Multiplatform Family Ministry? Maybe Not Yet.

a parent and child both with long hair wear masks and stand outside near wide steps while two dogs play nearby

I am writing this in early April 2021, over a year into a pandemic, where I, like so many of us, are longing to return to normal. We miss coffee hour, hugs, and singing. We miss seeing each others' smiles and watching the children playing.

As more and more adults are vaccinated, some of our members are asking when we can return to in-person congregational life. Congregational leaders are asking the UUA for guidance, including guidance on when and how to have programming for children and youth.

As a parent, I understand this longing to be in person all too well! Our family is lucky in so many ways, but working while parenting and Zoom-schooling our kindergartener and first-grader is exhausting. Many families are not just exhausted, they are struggling. They don’t have the support of their employers, they have been directly impacted by COVID, family members have died, or their children and youth are struggling with anxiety or depression because of social isolation.

We are social mammals and we need to be together. Our teens need each other. Our children need each other. And we are still in a pandemic where vaccinations are not available for the youngest among us.

As a parent, I have been following the science around schools, COVID, and children closely. I wish we were able to give you clear, science-based practices and a timeline so you could get to planning. But because of the complexities of the unknowns of the new variants, the wait for vaccines for children and youth, and the wide ranging needs of different families, we can’t give you the information so many congregations are asking for.

Below you’ll find detailed explanations so you can understand the “whys” and communicate them to your members. At the end you’ll find planning tips that you can be doing now.

Science, Schools, and Variants

The CDC has recently released detailed science based guidance for schools. Congregations want to be able to use this guidance to plan in person programming and parents want to know why, if school is safe, church can’t be safe and why we aren’t already “re-opening” our buildings and programs for children and youth.

New COVID Variants

We are seeing the emergence of new, more transmissible variants. We need more data from studies conducted while these variants are circulating. Because some emerging data are casting doubts about current guidelines, we will need to be cautious, even in typical school settings.

Worryingly, some variants are more transmissible and cause more severe disease. In several states we are seeing more outbreaks among children and teenagers, more cases of long-haul COVID in children and teens, and more severe illness in younger adults. We don’t know the long term impacts of COVID for children or adults. What we do know is that as long as the virus is circulating, we’ll continue to see new variants.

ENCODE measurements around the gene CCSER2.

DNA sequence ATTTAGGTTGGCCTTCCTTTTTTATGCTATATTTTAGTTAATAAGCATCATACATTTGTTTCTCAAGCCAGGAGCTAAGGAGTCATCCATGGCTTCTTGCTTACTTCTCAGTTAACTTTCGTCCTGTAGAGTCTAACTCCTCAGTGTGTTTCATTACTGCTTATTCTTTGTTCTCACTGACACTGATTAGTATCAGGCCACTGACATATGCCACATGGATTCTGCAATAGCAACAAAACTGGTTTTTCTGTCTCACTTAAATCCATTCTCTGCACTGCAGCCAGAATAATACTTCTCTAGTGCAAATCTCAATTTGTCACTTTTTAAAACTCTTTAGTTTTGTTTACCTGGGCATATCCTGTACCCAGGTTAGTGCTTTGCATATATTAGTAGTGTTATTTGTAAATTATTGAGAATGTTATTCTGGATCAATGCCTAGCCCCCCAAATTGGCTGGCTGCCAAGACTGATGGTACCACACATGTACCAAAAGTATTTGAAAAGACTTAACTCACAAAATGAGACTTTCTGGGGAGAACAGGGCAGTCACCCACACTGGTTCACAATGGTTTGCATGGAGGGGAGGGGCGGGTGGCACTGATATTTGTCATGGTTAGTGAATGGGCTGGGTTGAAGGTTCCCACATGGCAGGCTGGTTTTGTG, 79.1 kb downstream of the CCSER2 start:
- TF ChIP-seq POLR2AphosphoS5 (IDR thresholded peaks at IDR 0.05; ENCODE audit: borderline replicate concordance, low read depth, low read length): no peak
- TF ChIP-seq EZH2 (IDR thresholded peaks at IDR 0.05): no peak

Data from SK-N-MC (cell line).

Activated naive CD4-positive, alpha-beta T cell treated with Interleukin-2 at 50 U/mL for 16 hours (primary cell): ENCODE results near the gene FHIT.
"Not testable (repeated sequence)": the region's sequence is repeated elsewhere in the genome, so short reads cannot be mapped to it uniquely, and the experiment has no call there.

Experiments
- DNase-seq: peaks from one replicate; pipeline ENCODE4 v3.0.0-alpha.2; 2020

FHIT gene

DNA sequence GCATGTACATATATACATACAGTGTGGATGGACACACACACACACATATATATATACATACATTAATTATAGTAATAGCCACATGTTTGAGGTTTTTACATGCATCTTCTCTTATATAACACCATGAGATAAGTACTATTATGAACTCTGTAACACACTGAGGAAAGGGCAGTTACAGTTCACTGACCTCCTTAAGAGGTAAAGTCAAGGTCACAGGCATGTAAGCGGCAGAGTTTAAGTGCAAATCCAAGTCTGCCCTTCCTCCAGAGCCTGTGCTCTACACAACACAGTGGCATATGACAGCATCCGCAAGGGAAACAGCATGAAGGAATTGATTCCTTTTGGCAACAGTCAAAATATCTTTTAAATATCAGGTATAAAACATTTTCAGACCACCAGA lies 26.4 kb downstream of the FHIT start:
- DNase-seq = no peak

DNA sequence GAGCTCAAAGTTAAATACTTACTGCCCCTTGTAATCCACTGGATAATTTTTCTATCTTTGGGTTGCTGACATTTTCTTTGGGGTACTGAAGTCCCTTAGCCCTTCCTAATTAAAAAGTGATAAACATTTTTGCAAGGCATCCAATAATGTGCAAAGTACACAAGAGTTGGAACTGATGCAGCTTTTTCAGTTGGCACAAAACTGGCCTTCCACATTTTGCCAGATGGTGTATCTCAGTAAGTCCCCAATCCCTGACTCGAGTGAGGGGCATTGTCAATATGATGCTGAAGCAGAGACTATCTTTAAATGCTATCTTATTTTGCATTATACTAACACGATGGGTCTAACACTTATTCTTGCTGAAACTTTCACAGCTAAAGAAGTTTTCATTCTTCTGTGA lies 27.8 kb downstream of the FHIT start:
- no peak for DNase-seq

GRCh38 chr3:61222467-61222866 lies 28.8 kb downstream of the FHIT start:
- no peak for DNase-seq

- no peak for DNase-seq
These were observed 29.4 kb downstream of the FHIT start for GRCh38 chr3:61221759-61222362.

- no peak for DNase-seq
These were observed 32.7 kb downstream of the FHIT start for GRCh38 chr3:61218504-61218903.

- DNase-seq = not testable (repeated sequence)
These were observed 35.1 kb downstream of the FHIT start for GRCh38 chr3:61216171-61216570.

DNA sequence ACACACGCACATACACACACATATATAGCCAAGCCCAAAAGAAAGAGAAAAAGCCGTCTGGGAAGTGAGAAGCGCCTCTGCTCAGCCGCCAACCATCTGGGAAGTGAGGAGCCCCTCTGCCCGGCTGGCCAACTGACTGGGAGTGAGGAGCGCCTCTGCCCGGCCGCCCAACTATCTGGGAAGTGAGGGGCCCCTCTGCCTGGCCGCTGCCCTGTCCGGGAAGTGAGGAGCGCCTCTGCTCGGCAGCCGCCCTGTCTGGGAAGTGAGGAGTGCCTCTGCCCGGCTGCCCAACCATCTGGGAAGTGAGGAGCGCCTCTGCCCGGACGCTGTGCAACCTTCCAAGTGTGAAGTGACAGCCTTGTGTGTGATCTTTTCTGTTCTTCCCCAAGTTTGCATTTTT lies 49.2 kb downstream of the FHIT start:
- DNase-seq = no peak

Extracurricular Activities Increase Risk

Schools are under tremendous pressure to be open. They deliver essential services requiring communities to balance the risk of open schools with the need for the services schools provide. Each family is making their own decision about how to weigh the risks to their family of their children being in school physically.

We’ve learned from contact tracing that extra-curricular activities (e.g. sports teams) are contributing to clusters of new cases among children and youth. Physically reopening our own programs could create similar risks of transmission. By keeping our church programs online, we won’t be contributing to additional transmission that could shut down local schools.

In the weeks and months to come, we’ll get new data on COVID variants among children and youth so you will be better able to plan programs for your congregation that are as safe as possible. And yet, we think it’s wise to plan to be flexible. We do not know what new variants may emerge and how those will impact people including those already vaccinated. Our congregations should be planning to be flexible and be able to return to a remote-only congregational life if needed.

Adequate Staffing

Current CDC guidelines (e.g. ventilation, cleaning, hand-washing, distancing) require staffing on par with those in a school. Congregations do not have that level of paid staffing and our volunteers (especially parents) are already tired.

Vaccination and Inclusion

Right now many parents of children and youth are not yet vaccinated. Individuals with higher risk conditions may have been vaccinated, but COVID is a risk to all. Focusing only on comparatively lower death rates for younger adults ignores the risks of long haul COVID: long term heart and lung damage, and other long term health impacts. With the new variants circulating, we are already seeing an increase in hospitalization rates for those in their 30s and 40s.